The opening of “Antony and Cleopatra” in October passed me by, as I had once again removed to a strategic post abroad; with another unpopular tan gained in the name of research I came back to the severities of “Hippolytus”. The Other Place is an irresistible performing place; and its singular success sometimes leads to a debate on the relative merits of Stratford’s two auditoria. This is a shame, since there is really no need to decide on such a thing. Without a doubt actors who are wearied by the necessary amplitudes of the main house can be rejuvenated by the detail and accuracy demanded by The Other Place; the continuation whereby they sometimes return to the big stage and make the same rigorous methods effective there is less often remarked.

It does happen, though; and occasions in the RST when an audience is compelled against all the odds to note the grain of an actor’s skin, a quarter tone in his voice, or some minute shift of attention, are thrilling indeed. So too are the times when the really big effect is pulled off in the studio; and I suppose when we are equally comfortable either way, every way, the debate will finally be closed. As it is, a Stratford season nowadays feels incomplete without the change.

The theatre year would be incomplete too, it seems, without the critical round-up. Is not this, too, a year book? Since the chronicle of our times must be kept in this way, 1978 ended in the usual flurry of awards and retrospectives. At this time there seems to be some sort of critical responsibility to assess the exact state of play between the RSC and the National, as if, together with Prospect, the companies were engaged in some endless steeple-chase. Performances are compared, the quota of new plays considered, delight and disappointment measured; and it must be said that all of this is unavoidably based on the old truism that theatre history is largely a history of opening nights.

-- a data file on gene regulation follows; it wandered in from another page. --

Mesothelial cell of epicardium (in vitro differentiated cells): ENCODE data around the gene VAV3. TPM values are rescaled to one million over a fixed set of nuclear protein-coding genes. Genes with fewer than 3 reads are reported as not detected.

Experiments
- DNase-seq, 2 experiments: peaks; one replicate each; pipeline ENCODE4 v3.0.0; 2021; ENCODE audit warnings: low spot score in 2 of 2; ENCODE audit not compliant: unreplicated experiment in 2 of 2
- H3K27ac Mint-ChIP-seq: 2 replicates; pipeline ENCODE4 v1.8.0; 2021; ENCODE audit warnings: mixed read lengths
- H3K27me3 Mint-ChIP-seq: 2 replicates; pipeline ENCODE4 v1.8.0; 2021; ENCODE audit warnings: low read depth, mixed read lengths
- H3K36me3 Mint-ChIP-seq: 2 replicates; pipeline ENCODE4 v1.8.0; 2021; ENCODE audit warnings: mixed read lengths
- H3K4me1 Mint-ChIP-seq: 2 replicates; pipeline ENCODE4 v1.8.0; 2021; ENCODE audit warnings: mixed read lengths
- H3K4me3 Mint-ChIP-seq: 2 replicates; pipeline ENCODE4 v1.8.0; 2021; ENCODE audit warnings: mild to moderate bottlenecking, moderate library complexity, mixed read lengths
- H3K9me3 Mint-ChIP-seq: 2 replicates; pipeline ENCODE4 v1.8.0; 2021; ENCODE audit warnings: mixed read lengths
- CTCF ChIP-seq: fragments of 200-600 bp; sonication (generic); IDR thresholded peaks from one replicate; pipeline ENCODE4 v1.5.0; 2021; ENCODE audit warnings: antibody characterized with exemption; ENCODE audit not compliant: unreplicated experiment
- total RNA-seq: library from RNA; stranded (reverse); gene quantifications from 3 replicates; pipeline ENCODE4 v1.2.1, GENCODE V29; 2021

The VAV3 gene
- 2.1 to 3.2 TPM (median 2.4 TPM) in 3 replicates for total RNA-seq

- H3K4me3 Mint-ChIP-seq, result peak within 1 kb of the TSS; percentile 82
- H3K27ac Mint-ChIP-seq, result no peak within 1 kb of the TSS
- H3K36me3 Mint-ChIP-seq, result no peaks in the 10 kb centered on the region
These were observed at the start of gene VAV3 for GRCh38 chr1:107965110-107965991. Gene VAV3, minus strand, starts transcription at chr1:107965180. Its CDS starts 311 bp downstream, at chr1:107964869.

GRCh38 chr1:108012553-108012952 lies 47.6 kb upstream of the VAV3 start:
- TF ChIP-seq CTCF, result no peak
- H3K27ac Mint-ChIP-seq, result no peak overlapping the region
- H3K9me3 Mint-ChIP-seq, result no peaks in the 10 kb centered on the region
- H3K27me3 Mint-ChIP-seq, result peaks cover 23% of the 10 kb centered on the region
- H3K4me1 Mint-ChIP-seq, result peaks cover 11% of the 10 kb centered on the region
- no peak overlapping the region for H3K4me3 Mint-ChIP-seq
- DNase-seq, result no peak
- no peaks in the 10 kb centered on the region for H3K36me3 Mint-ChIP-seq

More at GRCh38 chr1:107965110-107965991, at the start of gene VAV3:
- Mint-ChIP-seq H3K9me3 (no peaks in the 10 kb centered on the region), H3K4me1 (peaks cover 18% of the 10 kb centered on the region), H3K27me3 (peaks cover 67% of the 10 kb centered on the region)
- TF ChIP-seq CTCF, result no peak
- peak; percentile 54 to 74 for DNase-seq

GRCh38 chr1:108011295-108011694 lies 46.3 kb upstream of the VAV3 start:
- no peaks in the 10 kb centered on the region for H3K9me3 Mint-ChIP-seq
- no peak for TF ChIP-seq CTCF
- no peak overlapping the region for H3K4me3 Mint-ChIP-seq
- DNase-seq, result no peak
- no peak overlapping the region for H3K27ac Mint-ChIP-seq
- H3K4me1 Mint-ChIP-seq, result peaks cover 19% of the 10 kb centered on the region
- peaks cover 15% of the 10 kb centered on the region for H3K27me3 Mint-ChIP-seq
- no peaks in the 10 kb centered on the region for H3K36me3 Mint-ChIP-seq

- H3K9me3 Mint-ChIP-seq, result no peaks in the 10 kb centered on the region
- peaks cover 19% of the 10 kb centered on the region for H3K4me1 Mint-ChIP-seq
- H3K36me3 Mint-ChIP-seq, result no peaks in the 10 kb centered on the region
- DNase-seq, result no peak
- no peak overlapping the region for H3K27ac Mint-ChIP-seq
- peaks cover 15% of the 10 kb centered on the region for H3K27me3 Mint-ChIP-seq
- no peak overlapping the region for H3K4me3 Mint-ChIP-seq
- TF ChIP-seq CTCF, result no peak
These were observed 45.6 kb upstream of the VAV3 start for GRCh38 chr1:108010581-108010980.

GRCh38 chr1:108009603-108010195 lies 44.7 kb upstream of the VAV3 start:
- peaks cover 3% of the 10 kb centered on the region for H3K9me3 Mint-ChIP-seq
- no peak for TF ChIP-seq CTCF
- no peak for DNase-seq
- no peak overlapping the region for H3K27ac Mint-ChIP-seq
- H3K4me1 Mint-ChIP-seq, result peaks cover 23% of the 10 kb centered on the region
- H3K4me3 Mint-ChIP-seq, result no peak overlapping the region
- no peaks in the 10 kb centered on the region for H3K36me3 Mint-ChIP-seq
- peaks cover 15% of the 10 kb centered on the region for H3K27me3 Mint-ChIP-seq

I know that this is a circumstance that pleases the writers hardly more than the written-about, and indeed the maxim is increasingly losing its force; nevertheless it still underpins the witness that is borne at the year’s end. In fact, the theatre shows again and again that remarkable things happen in unremarkable places, and that even in remarkable places you may miss something if you are looking in the wrong direction.

A complementary cheer therefore for every second night that was twice as good as the first; for every understudy who really pulled it off; and for every performance that flourished in the shadow of something else. By some extension of the same thought, it is good to know as we prepare for a third visit to the north-east that a new company is digging itself in at the University Theatre in Newcastle. Perhaps our gaudy caravan will not be so urgently needed there from now on; and that will be exactly as it should be.